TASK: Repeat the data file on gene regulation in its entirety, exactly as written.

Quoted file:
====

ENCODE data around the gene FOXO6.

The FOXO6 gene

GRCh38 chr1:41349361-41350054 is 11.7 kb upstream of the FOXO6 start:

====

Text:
ENCODE data around the gene FOXO6.

The FOXO6 gene

GRCh38 chr1:41349361-41350054 is 11.7 kb upstream of the FOXO6 start: